Travelling Australia - Journal 2009
18-30 June 2009 - Alice Springs
Alice Springs is a fairly large town (population about 28,000) with a range of supermarkets and other shops. We spent the first few days re-stocking cupboards and refreshing ourselves on the layout of the town. The shopping centre is laid out as a conventional rectangular street grid beside the Todd River.

Driving in Alice Springs needs some care; pedestrians (of all colours) are very casual when crossing the road and often act as if they are on a non-existent pedestrian crossing. Sometimes drivers appear to be unsure where they want to go; indeed they may be overseas tourists in rented cars who really do not have any idea what to do next. The number of signs in Alice Springs and at Kings Canyon reminding drivers that cars drive on the left of the road in Australia probably indicates a history of problems with overseas tourists.
Alice Springs from Anzac Hill Central Alice Springs from Anzac Hill. The Gap is in line with the road.

Macdonnell Ranges Part of the Macdonnell Ranges from Anzac Hill across light industrial and housing area.

Buying alcohol is regimented in Alice Springs. Bottle shops are not allowed to open until 2 o'clock in the afternoon and photographic identification is required to buy alcohol; the identification is not only checked, it is recorded so that a history of individual purchases is available to identify possible traffickers. A further restriction is that cask wine and ports are locked away until 6 p.m.

We took advantage of the two week stay in Alice Springs to arrange for our mail to catch up with us. We have an Australia Post redirection from our home address to a mail forwarding organisation which holds mail until I contact them with an address to forward all mail being held. We have to allow for the time it takes for mail to get from the mail forwarder in Gosford to wherever we expect to be.

There is a range of specialised shops dealing in 4WD equipment so I went to buy a replacement for the UHF aerial which had broken off some days ago. When I put my broken aerial on the counter it was immediately identified as the result of driving over corrugations and as being the wrong type of aerial to use in a vehicle on corrugations. The correct aerial was sold to me.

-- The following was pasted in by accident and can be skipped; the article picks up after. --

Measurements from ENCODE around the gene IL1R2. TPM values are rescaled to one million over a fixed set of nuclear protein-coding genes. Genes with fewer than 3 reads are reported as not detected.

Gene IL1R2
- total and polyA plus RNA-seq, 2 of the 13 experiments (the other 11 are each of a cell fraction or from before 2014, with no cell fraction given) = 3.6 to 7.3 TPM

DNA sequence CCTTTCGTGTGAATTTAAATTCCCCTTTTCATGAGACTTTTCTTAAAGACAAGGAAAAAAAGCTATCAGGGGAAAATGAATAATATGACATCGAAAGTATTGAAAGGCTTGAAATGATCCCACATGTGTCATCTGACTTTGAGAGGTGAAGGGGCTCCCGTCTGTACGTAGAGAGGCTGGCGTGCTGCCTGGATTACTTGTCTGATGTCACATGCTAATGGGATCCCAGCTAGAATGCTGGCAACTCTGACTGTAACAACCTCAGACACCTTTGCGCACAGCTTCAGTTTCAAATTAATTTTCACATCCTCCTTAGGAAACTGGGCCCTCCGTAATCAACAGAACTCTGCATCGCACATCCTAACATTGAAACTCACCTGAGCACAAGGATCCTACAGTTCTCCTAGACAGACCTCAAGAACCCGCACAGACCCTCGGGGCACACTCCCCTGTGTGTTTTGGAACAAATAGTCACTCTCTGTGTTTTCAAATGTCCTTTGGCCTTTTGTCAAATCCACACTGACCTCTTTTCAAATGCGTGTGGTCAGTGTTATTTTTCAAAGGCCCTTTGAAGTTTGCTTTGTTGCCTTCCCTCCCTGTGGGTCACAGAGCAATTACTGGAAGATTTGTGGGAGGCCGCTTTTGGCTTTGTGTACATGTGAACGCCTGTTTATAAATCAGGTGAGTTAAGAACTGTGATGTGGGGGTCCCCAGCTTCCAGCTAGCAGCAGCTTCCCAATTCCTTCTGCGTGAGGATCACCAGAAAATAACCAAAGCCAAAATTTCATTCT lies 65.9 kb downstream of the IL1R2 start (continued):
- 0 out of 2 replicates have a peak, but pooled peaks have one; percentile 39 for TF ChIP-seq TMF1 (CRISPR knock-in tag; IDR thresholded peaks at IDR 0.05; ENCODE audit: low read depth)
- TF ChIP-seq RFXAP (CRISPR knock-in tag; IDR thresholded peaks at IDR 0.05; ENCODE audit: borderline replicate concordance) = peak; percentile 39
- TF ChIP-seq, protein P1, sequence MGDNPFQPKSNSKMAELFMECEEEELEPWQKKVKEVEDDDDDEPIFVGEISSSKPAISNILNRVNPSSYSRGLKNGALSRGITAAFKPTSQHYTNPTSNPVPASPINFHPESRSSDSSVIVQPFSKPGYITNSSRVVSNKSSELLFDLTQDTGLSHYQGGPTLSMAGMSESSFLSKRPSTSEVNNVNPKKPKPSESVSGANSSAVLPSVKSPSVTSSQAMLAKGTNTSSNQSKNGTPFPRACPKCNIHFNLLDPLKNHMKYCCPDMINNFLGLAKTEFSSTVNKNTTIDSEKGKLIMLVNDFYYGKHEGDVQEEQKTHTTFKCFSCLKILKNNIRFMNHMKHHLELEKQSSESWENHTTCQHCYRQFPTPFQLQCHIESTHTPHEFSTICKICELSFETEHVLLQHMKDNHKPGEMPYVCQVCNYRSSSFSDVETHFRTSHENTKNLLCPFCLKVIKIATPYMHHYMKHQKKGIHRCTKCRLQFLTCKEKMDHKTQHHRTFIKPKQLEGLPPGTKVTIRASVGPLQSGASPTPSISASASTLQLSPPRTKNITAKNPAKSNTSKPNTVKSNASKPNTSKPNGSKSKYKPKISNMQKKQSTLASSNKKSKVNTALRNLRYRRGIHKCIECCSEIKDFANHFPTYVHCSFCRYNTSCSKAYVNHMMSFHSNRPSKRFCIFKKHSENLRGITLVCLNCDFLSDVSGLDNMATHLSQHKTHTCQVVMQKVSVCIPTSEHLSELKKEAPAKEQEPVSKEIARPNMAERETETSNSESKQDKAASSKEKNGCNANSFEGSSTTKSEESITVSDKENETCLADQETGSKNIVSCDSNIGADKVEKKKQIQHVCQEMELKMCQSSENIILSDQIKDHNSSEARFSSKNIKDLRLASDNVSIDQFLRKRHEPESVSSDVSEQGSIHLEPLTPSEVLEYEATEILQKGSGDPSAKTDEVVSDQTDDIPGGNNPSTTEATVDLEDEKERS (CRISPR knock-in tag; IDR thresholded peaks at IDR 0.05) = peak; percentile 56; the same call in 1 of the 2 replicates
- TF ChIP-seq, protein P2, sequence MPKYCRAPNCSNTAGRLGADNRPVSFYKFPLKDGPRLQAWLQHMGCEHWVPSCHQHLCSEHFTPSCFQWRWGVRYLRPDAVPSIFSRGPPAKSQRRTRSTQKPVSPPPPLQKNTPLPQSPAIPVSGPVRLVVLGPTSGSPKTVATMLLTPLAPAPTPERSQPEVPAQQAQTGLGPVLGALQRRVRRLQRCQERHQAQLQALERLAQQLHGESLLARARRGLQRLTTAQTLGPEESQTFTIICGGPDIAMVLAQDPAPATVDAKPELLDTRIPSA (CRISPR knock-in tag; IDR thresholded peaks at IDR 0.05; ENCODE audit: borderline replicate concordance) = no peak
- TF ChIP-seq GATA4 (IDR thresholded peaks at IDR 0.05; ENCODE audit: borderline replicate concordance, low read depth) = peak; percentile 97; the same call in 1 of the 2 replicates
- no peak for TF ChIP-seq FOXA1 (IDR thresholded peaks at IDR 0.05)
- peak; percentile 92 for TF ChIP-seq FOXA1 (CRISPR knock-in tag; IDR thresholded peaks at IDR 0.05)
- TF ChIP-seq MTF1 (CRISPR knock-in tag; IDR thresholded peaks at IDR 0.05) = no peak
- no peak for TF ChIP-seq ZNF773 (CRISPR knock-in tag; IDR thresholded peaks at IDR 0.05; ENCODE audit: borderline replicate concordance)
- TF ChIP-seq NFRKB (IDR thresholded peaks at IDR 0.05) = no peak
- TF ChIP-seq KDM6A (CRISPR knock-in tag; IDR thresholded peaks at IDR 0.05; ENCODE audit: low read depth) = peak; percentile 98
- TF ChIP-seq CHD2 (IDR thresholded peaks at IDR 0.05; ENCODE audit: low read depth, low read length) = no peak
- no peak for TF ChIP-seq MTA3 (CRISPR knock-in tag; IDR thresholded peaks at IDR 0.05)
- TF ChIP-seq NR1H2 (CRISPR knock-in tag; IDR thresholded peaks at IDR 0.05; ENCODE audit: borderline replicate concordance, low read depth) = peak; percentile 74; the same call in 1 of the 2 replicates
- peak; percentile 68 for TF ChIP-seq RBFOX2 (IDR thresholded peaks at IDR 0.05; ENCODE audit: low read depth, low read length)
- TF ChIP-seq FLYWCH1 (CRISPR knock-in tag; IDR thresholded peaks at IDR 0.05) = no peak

Early in the visit we went to the Information Office, but found it lacked information from National Parks about attractions in the Macdonnell Ranges and concentrated on tour bookings and accommodation arrangements. But there is a good tourist booklet available which does describe the region fairly well.

While we were exploring some side streets we stumbled on the Railway Station a few minutes before the Ghan from Darwin was due. We stayed to watch it come in to the station which doesn't have a platform; a set of steps is put in front of each carriage door for passengers to get on and off. The Ghan stays at Alice Springs for several hours while passengers visit the town. There have been a couple of versions of the Ghan train before the present one connecting Adelaide and Darwin; the previous Ghan, running between Adelaide and Alice Springs, is commemorated in the Ghan Museum outside Alice Springs where one locomotive and some of the rolling stock (lounge car, first class dining car) are preserved.
Ghan engine The Ghan from Darwin arriving at Alice Springs.

Ghan train and statue The Ghan train is named after the camelleers who provided the first transport service in Central Australia.

In the first few days I drove to Emily and Jessies National Park in the East Macdonnell ranges; this is actually two small parks around gaps in the range with some aboriginal rock-art.

Later on I drove to two of the closer attractions in the West Macdonnell Range, Simpsons Gap and Standley Chasm. Simpsons Gap is an imposing and impressive place where a river flows through a narrow gap in one of the rocky ranges forming the Macdonnell Ranges. Car parking, walking tracks and signage are good; nearby is a nature walk with a guide sheet describing the major plant species of the region. Standley Chasm, on private property and not managed by national parks is not as well presented compared with national park venues. There is no explanatory signage at Standley Chasm and no attempt is made to identify more common plants for visitors; the walking track from car park to chasm begins well but deteriorates into a challenge for less mobile, elderly visitors

Our caravan park is across the road from the Araluan Cultural Centre which included the Alice Springs Museum. Once I found the museum, despite the poor signage, it turned out to be a small, specialised establishment dealing in Northern Territory geology and landforms, birds and animals with a substantial section on aboriginal culture. Displays were attractive and interesting. Nearby is the Aviation museum with an old Flying Doctor Drover tri motor aircraft mounted on poles.

At the end of our stay we had lunch with family members who had completed the Larapinta walking trail in the West Macdonnell Ranges and were about to return to Sydney. We went to the Olive Pink Botanical Garden on the edge of Alice Springs which specialises in Central Australian plants and has an open-air restaurant. My kangaroo burger confirmed the lesson we had learned at Rawnsley Park in the Flinders Ranges that kangaroo has to be specially cooked and must be rare; if cooked as ordinary steak, kangaroo becomes leather. The kangaroo meat in my burger had been seared so the surface looked medium well-cooked but the inside was rare and good to eat.
Drover aircraft Drover aircraft used by the Royal Flying Doctor Service for many years.

The weather during our two weeks in Alice Springs was variable. Most nights were fairly cold but days were sunny and warm, except for the cool to cold breeze we sometimes experienced. There were two warmer days including our last day when a strong, gusty and very unpleasant westerly wind blew until sunset.